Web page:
Wine industry pundits are backing the Australian government’s firm stance on the Beijing-instigated trade dispute with the country, which has snared a range of export industries including beef, barley, coal, wine, cotton, and timber.
The CEO of Victorian-based Tahbilk Wines said Prime Minister Scott Morrison was right to stand firm on Australia’s sovereignty and not cave to the demands of the Chinese Communist Party (CCP).
“I think from a sovereignty perspective, the Prime Minister has got it right. We can’t be bullied—that is just not the Australian way—and there is no doubt that China is looking to exert more influence in the Asia and Pacific regions by a number of different methodologies,” Alister Purbrick told The Australian.
Just last week, Morrison was forced to respond to a dossier provided by the Chinese embassy in Canberra to Nine Entertainment Co. which owns The Age and The Sydney Morning Herald.
The dossier outlined 14 grievances the Chinese regime had against the prime minister and government saying, “China is angry. If you make China the enemy, China will be the enemy.”
Morrison told the Today show, “We make our laws and our rules and pursue our relationships in our interests, and we stand up with other countries, whether it be on human rights issues or things that are occurring around the world including in China.”
“Now, if that is the source of tensions between Australia and China well, I can assure you Australia will continue to be ourselves,” he said.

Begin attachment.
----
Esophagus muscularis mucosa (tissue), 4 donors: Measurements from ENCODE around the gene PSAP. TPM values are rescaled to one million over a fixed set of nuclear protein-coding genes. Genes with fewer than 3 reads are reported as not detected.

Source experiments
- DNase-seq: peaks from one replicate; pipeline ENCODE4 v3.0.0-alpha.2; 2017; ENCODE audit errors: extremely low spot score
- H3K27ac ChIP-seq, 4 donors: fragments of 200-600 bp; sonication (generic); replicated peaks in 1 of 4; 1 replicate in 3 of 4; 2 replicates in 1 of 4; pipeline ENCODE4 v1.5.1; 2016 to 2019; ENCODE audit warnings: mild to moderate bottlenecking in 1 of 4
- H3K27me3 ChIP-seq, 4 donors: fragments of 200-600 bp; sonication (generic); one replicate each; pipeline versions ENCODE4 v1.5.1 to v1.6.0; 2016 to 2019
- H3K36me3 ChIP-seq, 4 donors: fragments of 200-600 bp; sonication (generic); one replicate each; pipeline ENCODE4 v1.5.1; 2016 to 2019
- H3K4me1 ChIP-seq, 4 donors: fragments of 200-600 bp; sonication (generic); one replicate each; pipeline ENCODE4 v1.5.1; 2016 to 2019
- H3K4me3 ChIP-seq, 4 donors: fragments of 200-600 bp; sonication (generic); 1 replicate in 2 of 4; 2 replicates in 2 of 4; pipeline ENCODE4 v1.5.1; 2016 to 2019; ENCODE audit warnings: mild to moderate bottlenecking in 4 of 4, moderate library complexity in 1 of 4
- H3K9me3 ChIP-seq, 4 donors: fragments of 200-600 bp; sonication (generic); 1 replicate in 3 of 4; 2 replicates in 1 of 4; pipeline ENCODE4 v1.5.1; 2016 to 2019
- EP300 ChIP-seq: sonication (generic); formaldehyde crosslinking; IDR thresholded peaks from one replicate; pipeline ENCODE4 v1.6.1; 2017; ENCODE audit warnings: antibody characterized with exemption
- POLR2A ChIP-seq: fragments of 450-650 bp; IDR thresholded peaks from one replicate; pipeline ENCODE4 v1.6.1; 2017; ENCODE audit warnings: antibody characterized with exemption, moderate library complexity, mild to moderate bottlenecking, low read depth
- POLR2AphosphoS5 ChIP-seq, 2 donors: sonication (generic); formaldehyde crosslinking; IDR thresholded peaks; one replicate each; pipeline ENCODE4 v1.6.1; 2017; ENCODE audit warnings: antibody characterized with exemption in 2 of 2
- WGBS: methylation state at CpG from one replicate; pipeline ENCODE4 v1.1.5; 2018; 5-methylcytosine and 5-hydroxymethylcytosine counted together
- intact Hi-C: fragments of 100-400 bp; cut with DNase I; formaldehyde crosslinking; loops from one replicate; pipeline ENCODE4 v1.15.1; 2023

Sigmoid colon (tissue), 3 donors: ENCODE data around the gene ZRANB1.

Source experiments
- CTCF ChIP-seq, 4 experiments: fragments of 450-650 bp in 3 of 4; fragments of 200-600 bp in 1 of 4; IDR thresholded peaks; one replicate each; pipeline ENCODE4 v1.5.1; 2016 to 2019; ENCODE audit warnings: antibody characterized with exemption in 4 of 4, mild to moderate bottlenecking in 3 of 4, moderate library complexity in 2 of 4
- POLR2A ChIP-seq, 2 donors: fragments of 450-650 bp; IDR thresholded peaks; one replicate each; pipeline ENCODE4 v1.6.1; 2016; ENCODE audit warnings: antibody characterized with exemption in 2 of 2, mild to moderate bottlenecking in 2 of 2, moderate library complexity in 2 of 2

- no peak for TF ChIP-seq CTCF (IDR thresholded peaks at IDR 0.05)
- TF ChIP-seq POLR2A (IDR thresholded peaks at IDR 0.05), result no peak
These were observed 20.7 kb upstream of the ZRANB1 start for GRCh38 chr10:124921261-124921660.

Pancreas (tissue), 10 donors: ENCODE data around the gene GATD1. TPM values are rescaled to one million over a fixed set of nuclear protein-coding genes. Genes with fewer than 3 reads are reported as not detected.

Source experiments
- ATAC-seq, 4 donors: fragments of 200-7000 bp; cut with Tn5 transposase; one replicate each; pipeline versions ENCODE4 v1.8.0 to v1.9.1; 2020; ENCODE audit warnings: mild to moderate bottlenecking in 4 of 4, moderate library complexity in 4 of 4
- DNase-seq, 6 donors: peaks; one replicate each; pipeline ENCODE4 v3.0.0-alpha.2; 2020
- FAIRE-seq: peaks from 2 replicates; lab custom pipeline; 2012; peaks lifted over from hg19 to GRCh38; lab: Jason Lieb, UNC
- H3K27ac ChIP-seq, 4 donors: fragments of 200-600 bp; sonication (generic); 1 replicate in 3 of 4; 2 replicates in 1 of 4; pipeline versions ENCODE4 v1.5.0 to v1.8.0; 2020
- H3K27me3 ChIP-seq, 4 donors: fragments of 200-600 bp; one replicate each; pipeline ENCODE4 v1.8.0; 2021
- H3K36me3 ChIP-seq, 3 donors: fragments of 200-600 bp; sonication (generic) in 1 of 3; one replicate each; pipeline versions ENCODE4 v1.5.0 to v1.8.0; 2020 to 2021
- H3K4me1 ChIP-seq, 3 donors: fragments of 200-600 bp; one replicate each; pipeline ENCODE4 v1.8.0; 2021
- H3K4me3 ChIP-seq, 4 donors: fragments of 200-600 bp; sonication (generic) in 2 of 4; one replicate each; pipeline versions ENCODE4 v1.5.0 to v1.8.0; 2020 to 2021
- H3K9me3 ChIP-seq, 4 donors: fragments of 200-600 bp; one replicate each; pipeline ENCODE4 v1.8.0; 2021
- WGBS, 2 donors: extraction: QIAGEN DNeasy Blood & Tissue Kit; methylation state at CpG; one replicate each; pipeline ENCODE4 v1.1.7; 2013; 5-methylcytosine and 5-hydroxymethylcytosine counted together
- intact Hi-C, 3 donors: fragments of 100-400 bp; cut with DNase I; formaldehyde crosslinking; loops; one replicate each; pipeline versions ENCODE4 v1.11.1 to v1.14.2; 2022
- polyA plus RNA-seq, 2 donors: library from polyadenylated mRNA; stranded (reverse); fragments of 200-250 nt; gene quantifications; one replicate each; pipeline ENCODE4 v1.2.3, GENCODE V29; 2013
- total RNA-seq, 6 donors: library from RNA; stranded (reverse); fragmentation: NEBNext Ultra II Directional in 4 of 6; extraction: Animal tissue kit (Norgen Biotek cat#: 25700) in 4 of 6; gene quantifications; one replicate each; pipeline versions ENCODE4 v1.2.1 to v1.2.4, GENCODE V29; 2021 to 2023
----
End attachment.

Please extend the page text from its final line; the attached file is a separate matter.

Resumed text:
China accounts for 37 percent of all Australian wine exports, making it the largest market for wine sellers.
In August, the Chinese Ministry of Commerce announced it was launching an investigation into anti-dumping allegations against Australian wine exporters to China.
The claims allege Australian winemakers were deliberately selling wine into the country at below-the-market prices (even below production cost), effectively “dumping” the product into China to drown out local winemakers.
Critics have pointed out that many Australian wines being sold into China are actually premium brands, including Penfolds and Jacob’s Creek.
Tahbilk’s Purbrick said four containers of his company’s wines were “locked up” at various ports in China and from Nov. 6 no Australian wine seller was able to pass customs.
“I don’t know what their endgame is because in this current world we all need to get on together and abide by a set of international rules, which we are happy with,” he said.
Greg Bondar, from Alternative Palate, a wine taster and tour operator, said calls for the Australian government to soften its stance on Beijing and increase engagement were misguided.
“My conversations with Australian winemakers reveal that there is a consensus that we must do whatever it takes to appease the Chinese wine import market. How dare the Australian government criticise the ‘Emperor’s new clothes’ seems to be the edict coming out of the mouths of many winemakers,” he told The Epoch Times.
“So, what credence is there in China having launched an investigation into whether Australian winemakers are flooding the country with cut-price plonk and drowning out local producers? Not much it seems,” he said.
Despite the challenge exporters currently faced, Bondar believed it was likely Beijing would soon “open the gates” to Australian wines.
He pointed to recently released Wine Australia figures which showed the value of exports to China increased by an annual 4 percent to $1.17 billion, despite a drop in the volume of wine being sent to the country.
“It will not be long before the Chinese consumer market starts knocking on the doors of Australian winemakers demanding our wines,” he said.